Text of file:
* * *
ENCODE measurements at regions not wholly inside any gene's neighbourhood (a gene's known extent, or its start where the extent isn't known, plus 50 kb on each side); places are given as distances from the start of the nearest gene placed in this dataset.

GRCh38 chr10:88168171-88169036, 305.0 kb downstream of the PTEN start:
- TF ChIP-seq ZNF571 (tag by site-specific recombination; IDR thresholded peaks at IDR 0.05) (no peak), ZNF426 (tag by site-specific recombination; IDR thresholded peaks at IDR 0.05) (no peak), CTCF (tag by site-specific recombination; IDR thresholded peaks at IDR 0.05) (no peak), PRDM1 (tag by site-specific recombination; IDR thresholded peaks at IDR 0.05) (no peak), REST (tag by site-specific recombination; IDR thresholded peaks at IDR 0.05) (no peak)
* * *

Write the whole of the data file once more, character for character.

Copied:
ENCODE measurements at regions not wholly inside any gene's neighbourhood (a gene's known extent, or its start where the extent isn't known, plus 50 kb on each side); places are given as distances from the start of the nearest gene placed in this dataset.

GRCh38 chr10:88168171-88169036, 305.0 kb downstream of the PTEN start:
- TF ChIP-seq ZNF571 (tag by site-specific recombination; IDR thresholded peaks at IDR 0.05) (no peak), ZNF426 (tag by site-specific recombination; IDR thresholded peaks at IDR 0.05) (no peak), CTCF (tag by site-specific recombination; IDR thresholded peaks at IDR 0.05) (no peak), PRDM1 (tag by site-specific recombination; IDR thresholded peaks at IDR 0.05) (no peak), REST (tag by site-specific recombination; IDR thresholded peaks at IDR 0.05) (no peak)